Awards and agreements news, 21/08/09

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Awards and agreements news, 21/08/09

Award modernisation — Minister on special cases; Award penalises retailers, says ARA; FWA refuses union ‘majority support’ application; AIRC to publish drafts of catering and seagoing awards.

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Award modernisation — Minister on special cases; Award penalises retailers, says ARA; FWA refuses union ‘majority support’ application; AIRC to publish drafts of catering and seagoing awards.
 
Award modernisation — Minister on special cases
 
Julia Gillard, Workplace Relations Minister, has noted in Parliament that she is continuing to consider ‘special case’ applications from industries adversely affected by the introduction of modern awards:
‘The Australian Industrial Relations Commission is well into this two-year task and it is on a journey to reduce 2400 outmoded state and federal awards and industrial instruments into 130 simple, modern awards — 2400 complex, overlapping documents into 130 modern awards …
 
… As this award modernisation process has gone on there have been times when employers, and indeed unions, have raised with me concerns about the award modernisation process. I have said consistently to all groups, "This is a job for the Australian Industrial Relations Commission, which overwhelmingly is doing it well." But if I become persuaded that an individual example raises legitimate concerns about the public interest and legitimate concerns about the implications of my award modernisation request and the framework of that request then I will consider those requests and respond to them if necessary. I did that in the restaurant and hospitality sector.
 
The shadow minister has woken up this morning and read the Australian newspaper and has obviously seen that we have been in dialogue with the horticultural industry. We will continue dialogue with industries as necessary …’
 
 
Peak retail industry body the Australian Retailers Association (ARA) congratulated Minister Gillard on her special consideration of the horticulture industry during the award modernisation process and called for the same rationale to be applied to retailers who keep their doors open on weekends to meet consumer demand.
 
ARA executive director Russell Zimmerman said, after giving special treatment to hospitality employers, Minister Gillard is now ready to do the same for the horticulture industry but small retailers will be lumped with increased wage bills of up to 16.5 per cent due to the new award’s archaic penalty rate structure:
'It’s hopeful to see some signs of flexibility during the award modernisation process but so far calls from small retailers have been ignored.
 
To reflect modern consumers’ demands on retailers, a truly modern retail award must include a penalty rate structure based on the sixth and seventh day of work and not penalise retailers for being open on weekends.
 
The assumption inherent in the "modern" retail award is that retailers are mass employers. The reality is small business is the engine room of the modern economy and smaller retailers simply cannot afford another blow in this tightening economic climate.
 
Any increased wage bills will simply be unsustainable for smaller retailers who will shed staff to cope with the new laws.'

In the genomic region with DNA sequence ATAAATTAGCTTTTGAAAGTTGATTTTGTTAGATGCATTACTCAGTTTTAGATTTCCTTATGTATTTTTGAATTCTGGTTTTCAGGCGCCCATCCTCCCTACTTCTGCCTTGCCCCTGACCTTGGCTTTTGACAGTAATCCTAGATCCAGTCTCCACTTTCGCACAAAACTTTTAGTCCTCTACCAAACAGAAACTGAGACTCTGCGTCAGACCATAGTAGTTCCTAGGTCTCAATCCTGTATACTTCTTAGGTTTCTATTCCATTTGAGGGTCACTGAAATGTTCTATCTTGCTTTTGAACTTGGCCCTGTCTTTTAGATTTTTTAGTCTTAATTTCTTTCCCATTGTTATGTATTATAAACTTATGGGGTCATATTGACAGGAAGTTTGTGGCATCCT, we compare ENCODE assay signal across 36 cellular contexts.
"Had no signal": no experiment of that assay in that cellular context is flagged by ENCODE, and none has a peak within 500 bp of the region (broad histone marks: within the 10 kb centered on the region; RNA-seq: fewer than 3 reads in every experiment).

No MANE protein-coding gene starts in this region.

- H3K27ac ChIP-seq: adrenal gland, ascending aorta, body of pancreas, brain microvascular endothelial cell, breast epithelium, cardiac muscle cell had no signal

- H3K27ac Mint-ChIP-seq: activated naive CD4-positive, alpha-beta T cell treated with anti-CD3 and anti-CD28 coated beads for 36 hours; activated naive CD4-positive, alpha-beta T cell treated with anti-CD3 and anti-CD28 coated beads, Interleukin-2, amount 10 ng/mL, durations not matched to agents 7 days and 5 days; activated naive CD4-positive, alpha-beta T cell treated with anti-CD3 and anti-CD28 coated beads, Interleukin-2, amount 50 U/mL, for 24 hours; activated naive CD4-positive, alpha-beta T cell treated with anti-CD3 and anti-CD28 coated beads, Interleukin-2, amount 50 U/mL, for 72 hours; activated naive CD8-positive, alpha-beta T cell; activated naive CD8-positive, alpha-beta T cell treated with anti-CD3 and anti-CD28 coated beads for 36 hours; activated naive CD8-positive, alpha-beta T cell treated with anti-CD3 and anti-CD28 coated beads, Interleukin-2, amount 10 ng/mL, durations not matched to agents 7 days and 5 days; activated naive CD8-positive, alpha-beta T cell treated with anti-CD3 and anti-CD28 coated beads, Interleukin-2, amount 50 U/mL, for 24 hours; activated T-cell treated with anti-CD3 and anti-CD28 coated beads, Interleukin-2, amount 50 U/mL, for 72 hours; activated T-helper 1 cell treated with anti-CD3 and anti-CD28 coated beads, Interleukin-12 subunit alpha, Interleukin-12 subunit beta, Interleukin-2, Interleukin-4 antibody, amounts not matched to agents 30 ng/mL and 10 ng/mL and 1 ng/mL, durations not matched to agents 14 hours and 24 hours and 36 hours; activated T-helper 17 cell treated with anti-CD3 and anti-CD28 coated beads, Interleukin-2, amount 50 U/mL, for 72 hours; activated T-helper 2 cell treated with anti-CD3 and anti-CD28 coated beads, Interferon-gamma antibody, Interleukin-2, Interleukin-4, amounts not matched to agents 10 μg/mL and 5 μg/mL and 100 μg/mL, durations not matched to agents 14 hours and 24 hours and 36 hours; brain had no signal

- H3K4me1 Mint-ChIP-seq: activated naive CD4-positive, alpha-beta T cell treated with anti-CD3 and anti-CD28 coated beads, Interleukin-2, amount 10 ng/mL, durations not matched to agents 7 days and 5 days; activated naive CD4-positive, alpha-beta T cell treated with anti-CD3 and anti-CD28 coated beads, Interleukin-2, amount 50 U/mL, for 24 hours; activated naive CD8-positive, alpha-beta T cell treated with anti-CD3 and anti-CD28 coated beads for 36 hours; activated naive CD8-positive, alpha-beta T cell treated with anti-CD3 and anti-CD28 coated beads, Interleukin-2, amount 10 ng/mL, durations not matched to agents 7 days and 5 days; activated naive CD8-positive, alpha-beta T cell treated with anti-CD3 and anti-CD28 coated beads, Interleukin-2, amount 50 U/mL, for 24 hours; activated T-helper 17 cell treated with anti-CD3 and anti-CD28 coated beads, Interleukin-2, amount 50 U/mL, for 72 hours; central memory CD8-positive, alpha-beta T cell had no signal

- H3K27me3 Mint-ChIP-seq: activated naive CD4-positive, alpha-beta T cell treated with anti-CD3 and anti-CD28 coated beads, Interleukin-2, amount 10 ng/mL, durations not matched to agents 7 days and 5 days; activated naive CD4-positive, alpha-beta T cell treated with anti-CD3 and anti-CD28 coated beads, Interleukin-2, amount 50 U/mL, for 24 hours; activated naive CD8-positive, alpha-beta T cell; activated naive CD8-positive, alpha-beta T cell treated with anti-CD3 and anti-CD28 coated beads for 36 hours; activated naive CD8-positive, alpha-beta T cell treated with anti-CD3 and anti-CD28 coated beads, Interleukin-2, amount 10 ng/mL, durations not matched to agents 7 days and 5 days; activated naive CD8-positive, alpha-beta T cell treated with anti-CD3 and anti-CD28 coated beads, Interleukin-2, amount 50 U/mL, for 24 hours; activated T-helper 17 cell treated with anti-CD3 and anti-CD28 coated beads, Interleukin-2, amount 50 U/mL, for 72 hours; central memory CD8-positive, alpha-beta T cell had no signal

FWA refuses union ‘majority support’ application
 
Fair Work Australia has refused a union application for a ‘majority support determination’ covering Coca-Cola Amatil's employees in South Australia.
 
The employer had already initiated bargaining for new agreements and this was sufficient reason for the refusal.
 
The LHMU, in conjunction with AWMU and CEPU, had collected the signatures of a majority of the workers on a petition calling for the company to participate in bargaining, which it then used to support its case for the determination. However, two weeks after the union lodged the application — and before the FWA hearing — the company issued employees with notices of employee representation and sent a letter to the LHMU proposing dates for two meetings in August.
 
The notices indicated the employer proposed to seek three agreements covering production, warehouse and maintenance employees, rather than the single deal sought by the union and that it also planned to exclude some categories of employee from collective arrangements.
 
Senior Deputy President O'Callaghan found that while it was clear a majority of workers wanted to bargain, it did not appear that the company had refused to do so.
 
The FWA noted that the role of a majority support determination is to facilitate the commencement of the negotiation process and provide a precursor for other, enforceable provisions (such as scope orders) should they be necessary.
 
The FWA said that the finding that Coca-Cola had initiated bargaining precluded making the determination and that the parties could apply for a scope order if they continued to disagree on the scope of the agreement.
 
 
 
AIRC to publish drafts of catering and seagoing awards  
 
Following directions to the AIRC to amend the content of the restaurant & catering and seagoing industry awards from the Workplace Relations Minister, the Commission has announced it will publish drafts of the two instruments by 25 September.
 
After the drafts are released, the AIRC will deal with the two awards under the timetable applying to Stage 4 awards.
 
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